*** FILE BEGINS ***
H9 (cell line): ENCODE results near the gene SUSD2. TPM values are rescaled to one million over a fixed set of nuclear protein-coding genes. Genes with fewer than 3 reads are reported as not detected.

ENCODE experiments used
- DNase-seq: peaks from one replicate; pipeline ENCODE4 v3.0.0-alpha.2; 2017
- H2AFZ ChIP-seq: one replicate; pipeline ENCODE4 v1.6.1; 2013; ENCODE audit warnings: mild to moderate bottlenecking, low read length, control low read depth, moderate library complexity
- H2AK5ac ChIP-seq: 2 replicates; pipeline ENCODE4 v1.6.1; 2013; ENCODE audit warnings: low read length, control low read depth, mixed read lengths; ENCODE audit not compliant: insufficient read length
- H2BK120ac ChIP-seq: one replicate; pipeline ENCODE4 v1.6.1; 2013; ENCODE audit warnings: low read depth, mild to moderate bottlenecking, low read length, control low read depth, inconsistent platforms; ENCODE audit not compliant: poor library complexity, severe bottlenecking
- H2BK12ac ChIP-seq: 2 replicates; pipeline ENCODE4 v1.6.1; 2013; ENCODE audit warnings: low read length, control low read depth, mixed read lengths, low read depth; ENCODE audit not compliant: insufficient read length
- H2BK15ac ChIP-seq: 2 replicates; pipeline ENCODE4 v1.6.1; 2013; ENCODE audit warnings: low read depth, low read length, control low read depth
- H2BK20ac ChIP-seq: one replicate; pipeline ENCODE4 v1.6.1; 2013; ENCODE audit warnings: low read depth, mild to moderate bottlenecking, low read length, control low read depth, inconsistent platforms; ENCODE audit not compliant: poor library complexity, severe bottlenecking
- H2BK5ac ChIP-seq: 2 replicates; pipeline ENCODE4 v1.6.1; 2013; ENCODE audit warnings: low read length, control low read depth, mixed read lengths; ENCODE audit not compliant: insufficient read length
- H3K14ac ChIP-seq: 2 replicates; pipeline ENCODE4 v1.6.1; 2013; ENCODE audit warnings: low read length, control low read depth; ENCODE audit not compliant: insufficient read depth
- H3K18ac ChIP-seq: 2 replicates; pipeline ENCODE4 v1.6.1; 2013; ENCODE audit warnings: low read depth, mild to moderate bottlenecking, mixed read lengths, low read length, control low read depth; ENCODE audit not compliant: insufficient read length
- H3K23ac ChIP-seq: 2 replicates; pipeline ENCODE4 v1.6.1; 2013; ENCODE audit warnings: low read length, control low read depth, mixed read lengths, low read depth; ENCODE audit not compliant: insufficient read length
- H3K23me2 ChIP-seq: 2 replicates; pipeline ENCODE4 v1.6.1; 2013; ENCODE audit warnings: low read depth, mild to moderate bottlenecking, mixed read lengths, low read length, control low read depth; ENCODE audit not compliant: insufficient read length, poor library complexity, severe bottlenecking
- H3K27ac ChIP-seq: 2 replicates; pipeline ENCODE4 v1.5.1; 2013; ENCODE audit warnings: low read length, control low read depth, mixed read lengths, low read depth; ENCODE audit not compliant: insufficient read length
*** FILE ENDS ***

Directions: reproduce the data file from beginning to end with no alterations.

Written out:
H9 (cell line): ENCODE results near the gene SUSD2. TPM values are rescaled to one million over a fixed set of nuclear protein-coding genes. Genes with fewer than 3 reads are reported as not detected.

ENCODE experiments used
- DNase-seq: peaks from one replicate; pipeline ENCODE4 v3.0.0-alpha.2; 2017
- H2AFZ ChIP-seq: one replicate; pipeline ENCODE4 v1.6.1; 2013; ENCODE audit warnings: mild to moderate bottlenecking, low read length, control low read depth, moderate library complexity
- H2AK5ac ChIP-seq: 2 replicates; pipeline ENCODE4 v1.6.1; 2013; ENCODE audit warnings: low read length, control low read depth, mixed read lengths; ENCODE audit not compliant: insufficient read length
- H2BK120ac ChIP-seq: one replicate; pipeline ENCODE4 v1.6.1; 2013; ENCODE audit warnings: low read depth, mild to moderate bottlenecking, low read length, control low read depth, inconsistent platforms; ENCODE audit not compliant: poor library complexity, severe bottlenecking
- H2BK12ac ChIP-seq: 2 replicates; pipeline ENCODE4 v1.6.1; 2013; ENCODE audit warnings: low read length, control low read depth, mixed read lengths, low read depth; ENCODE audit not compliant: insufficient read length
- H2BK15ac ChIP-seq: 2 replicates; pipeline ENCODE4 v1.6.1; 2013; ENCODE audit warnings: low read depth, low read length, control low read depth
- H2BK20ac ChIP-seq: one replicate; pipeline ENCODE4 v1.6.1; 2013; ENCODE audit warnings: low read depth, mild to moderate bottlenecking, low read length, control low read depth, inconsistent platforms; ENCODE audit not compliant: poor library complexity, severe bottlenecking
- H2BK5ac ChIP-seq: 2 replicates; pipeline ENCODE4 v1.6.1; 2013; ENCODE audit warnings: low read length, control low read depth, mixed read lengths; ENCODE audit not compliant: insufficient read length
- H3K14ac ChIP-seq: 2 replicates; pipeline ENCODE4 v1.6.1; 2013; ENCODE audit warnings: low read length, control low read depth; ENCODE audit not compliant: insufficient read depth
- H3K18ac ChIP-seq: 2 replicates; pipeline ENCODE4 v1.6.1; 2013; ENCODE audit warnings: low read depth, mild to moderate bottlenecking, mixed read lengths, low read length, control low read depth; ENCODE audit not compliant: insufficient read length
- H3K23ac ChIP-seq: 2 replicates; pipeline ENCODE4 v1.6.1; 2013; ENCODE audit warnings: low read length, control low read depth, mixed read lengths, low read depth; ENCODE audit not compliant: insufficient read length
- H3K23me2 ChIP-seq: 2 replicates; pipeline ENCODE4 v1.6.1; 2013; ENCODE audit warnings: low read depth, mild to moderate bottlenecking, mixed read lengths, low read length, control low read depth; ENCODE audit not compliant: insufficient read length, poor library complexity, severe bottlenecking
- H3K27ac ChIP-seq: 2 replicates; pipeline ENCODE4 v1.5.1; 2013; ENCODE audit warnings: low read length, control low read depth, mixed read lengths, low read depth; ENCODE audit not compliant: insufficient read length